With Indianapolis Road basically done, U.S. 231 work now on radar
Editor's Note: The conclusion of this story did not run in the Tuesday print edition of the Banner Graphic. It will be reprinted in its entirety on Wednesday, Oct. 16.
With completion of the lengthy Indianapolis Road project barely in the rear-view mirror, city officials have already turned their thoughts to an INDOT project still two to three years down the road.
That scheduled U.S. 231 “major overhaul” -- a project to be done by the Indiana Department of Transportation (INDOT) – even reared its head during the recent city candidates’ debate despite being not likely to occur until 2021 or 2022.
It came up again Thursday night when Greencastle Mayor Bill Dory shared with the City Council what he knows about the U.S. 231 project to this point.
Knowing the severity of what’s ahead with the planned major overhaul of U.S. 231 through Greencastle, Dory was asked by Council President Adam Cohen, “But it’s not us, right?”
“No,” Dory agreed. “That is a state project but we will be intimately involved in the coordination … and our residents will be too.”
The project will essentially encompass the length of U.S. 231 from the railroad tracks on the north side of the city to Veterans Memorial Highway on the south.
However, the amount of work is expected to vary along the length of the project, the mayor told the Banner Graphic.
“North Jackson Street will see the most work,” he said, “with storm piping and inlets.”
Meanwhile, INDOT is still analyzing the Bloomington Street segment of 231, Dory said.
“Bloomington Street may be a milling and overlay project,” he said, meaning the asphalt replacement would be the major concern for that section of the highway.
During the May Council meeting, Mayor Dory had noted that before the major reconstruction of U.S. 231 takes place, the city is expected to tackle some significant infrastructure work of its own.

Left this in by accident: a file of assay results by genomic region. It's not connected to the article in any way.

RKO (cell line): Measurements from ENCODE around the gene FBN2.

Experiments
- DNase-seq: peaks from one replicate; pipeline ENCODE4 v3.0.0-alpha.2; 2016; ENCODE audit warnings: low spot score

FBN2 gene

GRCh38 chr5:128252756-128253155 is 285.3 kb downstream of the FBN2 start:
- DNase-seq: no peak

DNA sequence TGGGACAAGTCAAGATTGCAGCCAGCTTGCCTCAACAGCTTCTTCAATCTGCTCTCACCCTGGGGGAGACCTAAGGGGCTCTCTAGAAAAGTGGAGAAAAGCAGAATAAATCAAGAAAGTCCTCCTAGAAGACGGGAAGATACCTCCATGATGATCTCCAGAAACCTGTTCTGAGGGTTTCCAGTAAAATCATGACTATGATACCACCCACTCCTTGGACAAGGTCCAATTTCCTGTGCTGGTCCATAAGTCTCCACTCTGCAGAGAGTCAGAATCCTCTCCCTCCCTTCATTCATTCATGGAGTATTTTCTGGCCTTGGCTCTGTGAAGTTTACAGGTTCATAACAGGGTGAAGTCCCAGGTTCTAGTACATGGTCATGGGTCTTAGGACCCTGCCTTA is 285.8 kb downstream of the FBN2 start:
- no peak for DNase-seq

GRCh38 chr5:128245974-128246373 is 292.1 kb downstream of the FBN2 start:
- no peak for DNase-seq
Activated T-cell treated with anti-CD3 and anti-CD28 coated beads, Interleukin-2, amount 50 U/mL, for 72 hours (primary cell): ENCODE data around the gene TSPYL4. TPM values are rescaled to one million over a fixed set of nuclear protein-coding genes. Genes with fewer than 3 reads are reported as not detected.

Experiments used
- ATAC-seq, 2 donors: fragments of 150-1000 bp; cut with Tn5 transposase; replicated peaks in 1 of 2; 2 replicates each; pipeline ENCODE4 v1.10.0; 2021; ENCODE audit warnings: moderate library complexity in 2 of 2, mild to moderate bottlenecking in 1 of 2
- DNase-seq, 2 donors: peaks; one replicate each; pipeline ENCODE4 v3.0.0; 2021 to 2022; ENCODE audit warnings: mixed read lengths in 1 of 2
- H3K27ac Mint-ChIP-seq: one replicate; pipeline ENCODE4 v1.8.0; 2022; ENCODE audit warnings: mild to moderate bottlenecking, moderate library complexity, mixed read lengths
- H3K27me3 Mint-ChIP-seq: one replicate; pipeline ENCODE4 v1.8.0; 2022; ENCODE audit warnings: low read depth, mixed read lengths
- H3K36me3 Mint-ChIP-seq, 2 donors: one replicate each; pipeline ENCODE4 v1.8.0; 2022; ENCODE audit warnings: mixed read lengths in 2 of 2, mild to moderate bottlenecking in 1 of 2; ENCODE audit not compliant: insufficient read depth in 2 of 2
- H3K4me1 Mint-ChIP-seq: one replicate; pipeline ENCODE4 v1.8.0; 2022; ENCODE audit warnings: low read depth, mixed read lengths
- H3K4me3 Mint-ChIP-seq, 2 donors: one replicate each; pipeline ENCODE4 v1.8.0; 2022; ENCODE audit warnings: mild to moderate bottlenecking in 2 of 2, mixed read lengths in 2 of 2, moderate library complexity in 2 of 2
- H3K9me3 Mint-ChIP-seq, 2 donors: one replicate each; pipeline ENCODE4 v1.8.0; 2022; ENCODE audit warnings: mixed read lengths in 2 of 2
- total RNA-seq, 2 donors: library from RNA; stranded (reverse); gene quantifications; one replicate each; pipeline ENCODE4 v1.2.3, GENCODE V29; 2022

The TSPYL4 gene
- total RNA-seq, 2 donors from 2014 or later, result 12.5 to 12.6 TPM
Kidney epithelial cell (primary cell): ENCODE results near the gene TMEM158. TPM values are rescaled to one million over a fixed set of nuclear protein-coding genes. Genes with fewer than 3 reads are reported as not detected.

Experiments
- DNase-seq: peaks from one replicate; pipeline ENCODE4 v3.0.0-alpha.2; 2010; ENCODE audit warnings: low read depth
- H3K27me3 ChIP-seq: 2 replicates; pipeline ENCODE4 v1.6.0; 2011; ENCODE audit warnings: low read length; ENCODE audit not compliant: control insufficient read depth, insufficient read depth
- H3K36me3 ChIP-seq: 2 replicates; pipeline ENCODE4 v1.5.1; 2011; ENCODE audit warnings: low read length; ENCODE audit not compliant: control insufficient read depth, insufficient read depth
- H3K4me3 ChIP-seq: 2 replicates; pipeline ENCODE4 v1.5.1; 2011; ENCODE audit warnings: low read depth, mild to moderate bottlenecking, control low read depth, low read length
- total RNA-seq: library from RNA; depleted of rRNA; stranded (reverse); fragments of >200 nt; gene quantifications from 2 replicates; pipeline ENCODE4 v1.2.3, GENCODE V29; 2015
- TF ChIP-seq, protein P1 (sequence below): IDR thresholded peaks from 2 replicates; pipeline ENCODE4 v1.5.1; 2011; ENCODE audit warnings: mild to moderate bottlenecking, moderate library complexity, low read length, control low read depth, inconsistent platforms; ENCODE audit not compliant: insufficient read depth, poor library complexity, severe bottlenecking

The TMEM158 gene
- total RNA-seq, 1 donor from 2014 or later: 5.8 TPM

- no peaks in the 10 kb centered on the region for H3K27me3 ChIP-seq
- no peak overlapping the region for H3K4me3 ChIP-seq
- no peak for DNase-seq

“I’ve been talking to INDOT about the major reconstruction project,” Dory told the Council back then, “and part of that will involve replacing our Jackson Street waterline and possibly some additional waterline on Washington Street.”
The Jackson Street waterline to be replaced is one in which a liner was installed several years ago. That was an attempt to extend the life of an old line that apparently is one of the early waterlines put in when the city water plant was constructed.
INDOT, Dory explained Thursday, is going to “replace and redo a lot of pavement through town and redo the storm sewers and things like that.”
The project, however, will not involve widening the road, he noted.
“They’re not going to be purchasing property, at least as of what we know to this point,” the mayor said.
He also noted that once construction drawings are finalized, public hearings to detail the project will be scheduled.
“We’re not quite there yet,” Dory said.
City Attorney Laurie Hardwick interjected that INDOT will be required to hold public hearings on the proposed project.
“I want to make it clear this is an INDOT project,” Dory stressed again as if to point residents to where they might vent their anticipated future ire.
“So we’re looking at 2021 or 2022?” Councilman Mark Hammer asked.
“Probably,” the mayor responded. “That also depends on how their bid letting things go relative to the amount of money they have in a given year to do projects.”